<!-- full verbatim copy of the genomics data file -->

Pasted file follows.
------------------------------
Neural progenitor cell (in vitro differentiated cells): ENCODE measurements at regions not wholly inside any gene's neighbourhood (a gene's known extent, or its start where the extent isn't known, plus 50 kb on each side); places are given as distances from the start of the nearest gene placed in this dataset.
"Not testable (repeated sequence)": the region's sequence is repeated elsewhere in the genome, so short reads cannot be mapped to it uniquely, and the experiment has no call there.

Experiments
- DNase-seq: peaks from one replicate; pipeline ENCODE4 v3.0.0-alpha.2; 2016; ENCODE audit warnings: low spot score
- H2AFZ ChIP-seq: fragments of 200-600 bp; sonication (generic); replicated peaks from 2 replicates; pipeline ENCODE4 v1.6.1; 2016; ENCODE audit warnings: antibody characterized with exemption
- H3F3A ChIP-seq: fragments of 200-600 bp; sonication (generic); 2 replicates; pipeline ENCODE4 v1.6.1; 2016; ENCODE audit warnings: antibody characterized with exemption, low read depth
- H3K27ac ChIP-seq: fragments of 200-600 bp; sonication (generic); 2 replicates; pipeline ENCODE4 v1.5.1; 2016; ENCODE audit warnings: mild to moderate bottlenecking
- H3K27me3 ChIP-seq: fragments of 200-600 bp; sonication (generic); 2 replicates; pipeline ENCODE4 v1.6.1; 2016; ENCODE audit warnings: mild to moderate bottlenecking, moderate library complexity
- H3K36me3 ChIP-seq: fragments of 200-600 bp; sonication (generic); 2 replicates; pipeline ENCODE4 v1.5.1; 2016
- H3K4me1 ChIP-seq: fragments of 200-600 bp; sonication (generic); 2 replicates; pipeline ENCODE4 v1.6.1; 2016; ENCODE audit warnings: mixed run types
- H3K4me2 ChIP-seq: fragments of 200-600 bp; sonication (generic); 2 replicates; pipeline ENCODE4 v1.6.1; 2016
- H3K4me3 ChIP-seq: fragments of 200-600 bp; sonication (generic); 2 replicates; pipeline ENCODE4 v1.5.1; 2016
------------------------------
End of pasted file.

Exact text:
Neural progenitor cell (in vitro differentiated cells): ENCODE measurements at regions not wholly inside any gene's neighbourhood (a gene's known extent, or its start where the extent isn't known, plus 50 kb on each side); places are given as distances from the start of the nearest gene placed in this dataset.
"Not testable (repeated sequence)": the region's sequence is repeated elsewhere in the genome, so short reads cannot be mapped to it uniquely, and the experiment has no call there.

Experiments
- DNase-seq: peaks from one replicate; pipeline ENCODE4 v3.0.0-alpha.2; 2016; ENCODE audit warnings: low spot score
- H2AFZ ChIP-seq: fragments of 200-600 bp; sonication (generic); replicated peaks from 2 replicates; pipeline ENCODE4 v1.6.1; 2016; ENCODE audit warnings: antibody characterized with exemption
- H3F3A ChIP-seq: fragments of 200-600 bp; sonication (generic); 2 replicates; pipeline ENCODE4 v1.6.1; 2016; ENCODE audit warnings: antibody characterized with exemption, low read depth
- H3K27ac ChIP-seq: fragments of 200-600 bp; sonication (generic); 2 replicates; pipeline ENCODE4 v1.5.1; 2016; ENCODE audit warnings: mild to moderate bottlenecking
- H3K27me3 ChIP-seq: fragments of 200-600 bp; sonication (generic); 2 replicates; pipeline ENCODE4 v1.6.1; 2016; ENCODE audit warnings: mild to moderate bottlenecking, moderate library complexity
- H3K36me3 ChIP-seq: fragments of 200-600 bp; sonication (generic); 2 replicates; pipeline ENCODE4 v1.5.1; 2016
- H3K4me1 ChIP-seq: fragments of 200-600 bp; sonication (generic); 2 replicates; pipeline ENCODE4 v1.6.1; 2016; ENCODE audit warnings: mixed run types
- H3K4me2 ChIP-seq: fragments of 200-600 bp; sonication (generic); 2 replicates; pipeline ENCODE4 v1.6.1; 2016
- H3K4me3 ChIP-seq: fragments of 200-600 bp; sonication (generic); 2 replicates; pipeline ENCODE4 v1.5.1; 2016